Yale breaks ground on historic Living Village project

Yale Divinity School on Wednesday broke ground on an ambitious residence hall that is expected to give back more to the environment than it takes.

Yale Divinity School (YDS) on Wednesday broke ground on the Living Village, an ambitious residence hall for divinity students expected to give back more to the natural environment than it takes.

The project, which will be the largest “living building” complex on a university campus anywhere, was designed to meet the stringent standards of the Living Building Challenge, an international certification system that promotes sustainable design and construction.

It also aims to deliver a moral and theological statement about the need for the urgency to construct buildings that are in harmony with nature in a time of climate crisis, Yale leaders say.

The project is a key component of Yale’s Planetary Solutions initiative.

(Photos by Allie Barton)

Launching the Living Village project, YDS Dean Greg Sterling said during Wednesday’s groundbreaking ceremony, represents a historic occasion for the school and for Yale. Not only will the project increase the school’s square footage by 37.5%, but in setting a new standard for sustainable design it will embody the school’s values.

It will set an agenda for the educational program of the school that will train students as apostles of the environment,” said the dean.

Among other features, the Living Village will achieve a net positive carbon, energy, and water footprint; will be constructed with recycled and environmentally benign materials; and will be designed in a way that connects it with the school’s existing quadrangle to achieve “a united living and learning environment.”

In his own remarks, Yale President Peter Salovey said the groundbreaking, like the start of so many other campus projects, offers an opportunity to reflect on what the project says about the community undertaking it.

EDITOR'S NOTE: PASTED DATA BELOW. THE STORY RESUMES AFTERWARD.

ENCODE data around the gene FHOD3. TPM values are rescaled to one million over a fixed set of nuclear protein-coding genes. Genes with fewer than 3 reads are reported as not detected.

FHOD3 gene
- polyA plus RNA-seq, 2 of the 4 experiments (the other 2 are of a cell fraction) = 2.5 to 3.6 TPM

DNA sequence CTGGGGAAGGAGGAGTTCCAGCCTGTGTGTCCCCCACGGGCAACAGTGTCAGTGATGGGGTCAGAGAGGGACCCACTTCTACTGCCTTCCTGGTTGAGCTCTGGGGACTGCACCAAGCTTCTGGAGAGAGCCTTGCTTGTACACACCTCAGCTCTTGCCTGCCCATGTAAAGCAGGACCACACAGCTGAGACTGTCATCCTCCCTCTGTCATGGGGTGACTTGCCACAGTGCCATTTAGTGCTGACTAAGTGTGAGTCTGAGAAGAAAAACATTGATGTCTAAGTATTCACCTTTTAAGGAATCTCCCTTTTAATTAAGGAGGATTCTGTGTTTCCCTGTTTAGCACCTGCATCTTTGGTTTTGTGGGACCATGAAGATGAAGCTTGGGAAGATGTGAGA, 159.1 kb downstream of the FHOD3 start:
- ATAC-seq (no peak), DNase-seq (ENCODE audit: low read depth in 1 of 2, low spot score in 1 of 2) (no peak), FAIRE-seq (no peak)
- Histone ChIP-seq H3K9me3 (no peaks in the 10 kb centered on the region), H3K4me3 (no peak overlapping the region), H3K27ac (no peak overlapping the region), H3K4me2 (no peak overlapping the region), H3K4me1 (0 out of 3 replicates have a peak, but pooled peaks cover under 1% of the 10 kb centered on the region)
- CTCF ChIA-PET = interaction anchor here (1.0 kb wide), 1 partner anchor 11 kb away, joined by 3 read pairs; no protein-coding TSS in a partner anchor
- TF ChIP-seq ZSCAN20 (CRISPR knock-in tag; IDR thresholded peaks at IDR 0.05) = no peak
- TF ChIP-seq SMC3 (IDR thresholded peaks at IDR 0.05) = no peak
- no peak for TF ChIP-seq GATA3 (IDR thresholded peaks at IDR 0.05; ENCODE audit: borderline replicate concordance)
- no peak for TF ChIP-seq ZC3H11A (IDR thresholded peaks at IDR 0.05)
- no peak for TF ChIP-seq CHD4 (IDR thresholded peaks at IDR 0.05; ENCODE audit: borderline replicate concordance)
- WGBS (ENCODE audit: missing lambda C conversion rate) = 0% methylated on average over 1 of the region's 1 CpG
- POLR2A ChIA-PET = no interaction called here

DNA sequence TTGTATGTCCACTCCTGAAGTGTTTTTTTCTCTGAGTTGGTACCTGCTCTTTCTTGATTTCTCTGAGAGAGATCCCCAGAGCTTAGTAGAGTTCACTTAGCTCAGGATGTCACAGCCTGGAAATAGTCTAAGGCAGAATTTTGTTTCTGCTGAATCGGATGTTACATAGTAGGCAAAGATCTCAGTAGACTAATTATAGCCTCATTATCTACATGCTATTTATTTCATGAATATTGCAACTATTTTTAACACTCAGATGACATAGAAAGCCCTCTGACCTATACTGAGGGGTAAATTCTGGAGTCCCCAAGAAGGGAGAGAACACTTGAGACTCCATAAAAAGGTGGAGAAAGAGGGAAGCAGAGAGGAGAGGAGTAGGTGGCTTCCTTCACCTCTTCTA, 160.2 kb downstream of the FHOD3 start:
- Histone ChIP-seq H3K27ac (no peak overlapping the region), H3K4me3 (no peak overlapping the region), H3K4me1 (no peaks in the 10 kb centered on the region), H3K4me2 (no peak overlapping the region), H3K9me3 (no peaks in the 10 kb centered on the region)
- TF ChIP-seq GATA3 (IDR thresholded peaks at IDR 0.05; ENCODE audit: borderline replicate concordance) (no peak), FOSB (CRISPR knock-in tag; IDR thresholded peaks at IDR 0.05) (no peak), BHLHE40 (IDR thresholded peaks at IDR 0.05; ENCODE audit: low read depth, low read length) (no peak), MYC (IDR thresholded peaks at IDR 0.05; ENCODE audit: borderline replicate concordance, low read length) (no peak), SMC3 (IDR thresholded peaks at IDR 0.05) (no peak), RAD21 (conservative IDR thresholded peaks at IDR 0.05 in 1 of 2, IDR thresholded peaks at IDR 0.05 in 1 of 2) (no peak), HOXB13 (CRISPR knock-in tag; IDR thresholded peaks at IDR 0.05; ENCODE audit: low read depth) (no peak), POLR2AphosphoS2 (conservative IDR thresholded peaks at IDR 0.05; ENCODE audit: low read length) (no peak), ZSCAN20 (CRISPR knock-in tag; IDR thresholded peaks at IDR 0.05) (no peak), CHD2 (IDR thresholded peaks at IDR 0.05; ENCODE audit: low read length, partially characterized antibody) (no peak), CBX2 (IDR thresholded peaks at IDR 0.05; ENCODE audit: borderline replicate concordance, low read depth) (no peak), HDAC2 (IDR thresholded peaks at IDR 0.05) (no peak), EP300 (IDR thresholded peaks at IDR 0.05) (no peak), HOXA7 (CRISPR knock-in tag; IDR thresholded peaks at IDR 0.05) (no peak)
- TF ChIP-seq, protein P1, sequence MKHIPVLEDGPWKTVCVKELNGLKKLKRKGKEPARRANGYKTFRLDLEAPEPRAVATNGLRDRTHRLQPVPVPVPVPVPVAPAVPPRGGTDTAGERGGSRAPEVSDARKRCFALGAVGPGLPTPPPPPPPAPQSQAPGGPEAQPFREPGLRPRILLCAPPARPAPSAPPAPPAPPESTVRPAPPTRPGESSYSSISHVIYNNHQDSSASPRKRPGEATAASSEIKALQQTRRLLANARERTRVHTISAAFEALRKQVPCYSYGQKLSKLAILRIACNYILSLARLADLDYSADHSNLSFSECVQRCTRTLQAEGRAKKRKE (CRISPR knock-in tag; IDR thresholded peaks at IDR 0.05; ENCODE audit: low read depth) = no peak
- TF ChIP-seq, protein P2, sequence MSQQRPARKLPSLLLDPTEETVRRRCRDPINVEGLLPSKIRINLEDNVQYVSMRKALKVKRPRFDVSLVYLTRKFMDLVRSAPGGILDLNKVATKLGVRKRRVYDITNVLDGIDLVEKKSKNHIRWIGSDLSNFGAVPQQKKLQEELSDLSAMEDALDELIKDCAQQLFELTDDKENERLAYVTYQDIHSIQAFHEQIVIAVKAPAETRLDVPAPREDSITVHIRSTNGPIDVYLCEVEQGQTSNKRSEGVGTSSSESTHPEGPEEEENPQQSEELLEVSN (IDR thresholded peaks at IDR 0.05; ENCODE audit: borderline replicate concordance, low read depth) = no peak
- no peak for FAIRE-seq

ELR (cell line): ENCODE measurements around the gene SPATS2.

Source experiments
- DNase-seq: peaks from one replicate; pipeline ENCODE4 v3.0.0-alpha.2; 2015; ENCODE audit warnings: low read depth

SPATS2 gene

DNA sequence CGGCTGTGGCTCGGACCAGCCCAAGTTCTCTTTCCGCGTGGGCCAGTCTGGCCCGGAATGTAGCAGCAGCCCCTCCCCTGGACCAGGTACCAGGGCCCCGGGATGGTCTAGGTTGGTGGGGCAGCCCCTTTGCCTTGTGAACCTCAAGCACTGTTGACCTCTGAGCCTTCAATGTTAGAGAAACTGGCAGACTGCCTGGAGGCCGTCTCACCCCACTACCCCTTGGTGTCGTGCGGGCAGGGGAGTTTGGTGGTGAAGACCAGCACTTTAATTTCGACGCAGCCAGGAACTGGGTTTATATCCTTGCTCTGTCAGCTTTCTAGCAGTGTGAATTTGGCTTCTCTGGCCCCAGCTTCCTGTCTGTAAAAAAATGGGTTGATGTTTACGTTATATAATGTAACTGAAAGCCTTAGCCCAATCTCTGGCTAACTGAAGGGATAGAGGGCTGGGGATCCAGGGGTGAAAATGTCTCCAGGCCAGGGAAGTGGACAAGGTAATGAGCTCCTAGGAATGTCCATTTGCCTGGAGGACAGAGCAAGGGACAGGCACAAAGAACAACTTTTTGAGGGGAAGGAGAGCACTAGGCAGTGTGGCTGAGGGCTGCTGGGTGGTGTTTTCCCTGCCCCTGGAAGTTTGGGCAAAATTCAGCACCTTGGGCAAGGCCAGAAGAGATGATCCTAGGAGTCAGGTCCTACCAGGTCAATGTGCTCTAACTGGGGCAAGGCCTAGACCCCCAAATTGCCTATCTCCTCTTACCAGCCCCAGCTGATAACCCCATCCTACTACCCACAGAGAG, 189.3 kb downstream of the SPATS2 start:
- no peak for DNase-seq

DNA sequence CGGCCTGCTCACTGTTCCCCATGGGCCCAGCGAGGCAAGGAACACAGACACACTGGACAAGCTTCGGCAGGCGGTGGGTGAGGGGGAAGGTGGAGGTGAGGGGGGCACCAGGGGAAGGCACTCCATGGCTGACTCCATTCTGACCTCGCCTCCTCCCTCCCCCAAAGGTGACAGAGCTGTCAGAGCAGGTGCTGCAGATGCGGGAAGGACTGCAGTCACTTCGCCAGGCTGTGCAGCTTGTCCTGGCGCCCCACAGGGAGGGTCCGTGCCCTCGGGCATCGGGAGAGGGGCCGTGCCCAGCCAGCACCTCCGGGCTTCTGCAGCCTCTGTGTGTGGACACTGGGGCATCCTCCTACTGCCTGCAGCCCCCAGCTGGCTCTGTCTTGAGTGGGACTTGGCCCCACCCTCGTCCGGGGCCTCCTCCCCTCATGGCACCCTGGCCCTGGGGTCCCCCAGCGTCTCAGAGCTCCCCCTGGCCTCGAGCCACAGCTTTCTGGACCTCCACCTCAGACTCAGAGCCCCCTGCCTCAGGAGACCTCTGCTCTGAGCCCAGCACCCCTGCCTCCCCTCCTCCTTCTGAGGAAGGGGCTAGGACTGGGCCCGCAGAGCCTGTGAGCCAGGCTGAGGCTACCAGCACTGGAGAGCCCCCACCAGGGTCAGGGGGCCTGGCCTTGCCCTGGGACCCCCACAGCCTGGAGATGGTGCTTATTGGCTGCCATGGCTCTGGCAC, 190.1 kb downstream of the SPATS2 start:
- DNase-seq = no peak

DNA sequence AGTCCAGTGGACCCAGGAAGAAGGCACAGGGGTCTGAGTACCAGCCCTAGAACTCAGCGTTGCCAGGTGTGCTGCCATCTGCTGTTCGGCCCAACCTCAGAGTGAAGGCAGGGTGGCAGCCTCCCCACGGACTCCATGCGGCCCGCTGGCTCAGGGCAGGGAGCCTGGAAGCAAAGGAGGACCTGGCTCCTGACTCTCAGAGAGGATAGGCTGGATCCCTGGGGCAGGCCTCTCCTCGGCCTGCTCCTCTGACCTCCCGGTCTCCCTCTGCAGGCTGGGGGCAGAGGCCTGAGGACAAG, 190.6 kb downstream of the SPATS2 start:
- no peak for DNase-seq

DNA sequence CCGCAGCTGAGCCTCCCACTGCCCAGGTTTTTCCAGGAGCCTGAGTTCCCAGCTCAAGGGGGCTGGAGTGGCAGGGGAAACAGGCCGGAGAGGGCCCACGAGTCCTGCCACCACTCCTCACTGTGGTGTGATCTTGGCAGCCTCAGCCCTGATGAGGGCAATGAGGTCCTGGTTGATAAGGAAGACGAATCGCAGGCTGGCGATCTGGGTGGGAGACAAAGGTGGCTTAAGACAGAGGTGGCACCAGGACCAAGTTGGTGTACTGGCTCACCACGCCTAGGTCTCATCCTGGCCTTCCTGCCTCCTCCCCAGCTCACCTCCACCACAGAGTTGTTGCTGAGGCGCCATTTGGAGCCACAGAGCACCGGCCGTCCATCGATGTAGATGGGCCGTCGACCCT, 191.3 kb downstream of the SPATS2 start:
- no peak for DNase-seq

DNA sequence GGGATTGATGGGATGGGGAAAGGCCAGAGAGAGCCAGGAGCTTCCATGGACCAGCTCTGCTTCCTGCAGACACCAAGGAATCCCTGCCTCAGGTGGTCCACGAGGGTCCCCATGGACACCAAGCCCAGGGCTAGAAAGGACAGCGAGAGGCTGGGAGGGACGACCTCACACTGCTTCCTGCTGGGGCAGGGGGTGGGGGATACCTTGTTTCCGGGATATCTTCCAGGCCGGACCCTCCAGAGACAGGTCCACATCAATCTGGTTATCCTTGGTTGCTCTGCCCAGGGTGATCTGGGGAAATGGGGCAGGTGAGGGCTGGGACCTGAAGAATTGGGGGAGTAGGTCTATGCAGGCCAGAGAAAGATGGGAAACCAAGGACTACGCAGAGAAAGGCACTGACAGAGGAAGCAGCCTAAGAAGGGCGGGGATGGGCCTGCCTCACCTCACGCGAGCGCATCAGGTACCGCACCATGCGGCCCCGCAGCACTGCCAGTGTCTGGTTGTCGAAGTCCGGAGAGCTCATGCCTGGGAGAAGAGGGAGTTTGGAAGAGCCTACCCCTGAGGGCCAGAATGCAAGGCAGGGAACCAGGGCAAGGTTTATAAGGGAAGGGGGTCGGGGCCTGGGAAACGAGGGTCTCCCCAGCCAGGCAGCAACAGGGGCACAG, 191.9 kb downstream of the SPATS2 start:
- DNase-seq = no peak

For me, the Living Village is an expression of a phenomenon that has been studied by generations of psychologists and other social scientists, as well as by scholars of divinity and religion. And that is hope,” Salovey said. “It's a process by which we can transform what yet isn't into what can be.

Hope, I think, is the enduring thing that will perch in the soul of this place when it stands for centuries to come, well after our time in this community and on this earth.”

Also in attendance for the ceremony were George and Carol Bauer, whose generous gifts helped make the project possible; New Haven Mayor Justin Elicker; U.S. Sen. Richard Blumenthal; and Katie Dykes, commissioner of Connecticut’s Department of Energy and Environmental Protection.

The Living Building is expected to be completed by August 2025.

Moments before dignitaries planted shovels in the ground for the ceremonial groundbreaking, Sterling told guests that there’s a line he’d been waiting to deliver for a long time, and then paraphrased the words from a classic song. “I want to reverse the lyrics of Joni Mitchell’s song, ‘They tore down paradise to put up a parking lot,’” he said. “It is time to tear up a parking lot to put up paradise.”

In a pair of videos, Yale School of Architecture’s Mae-Ling Lokko recently explained what makes a “living” building and the seven performance categories that make up the Living Building Challenge.


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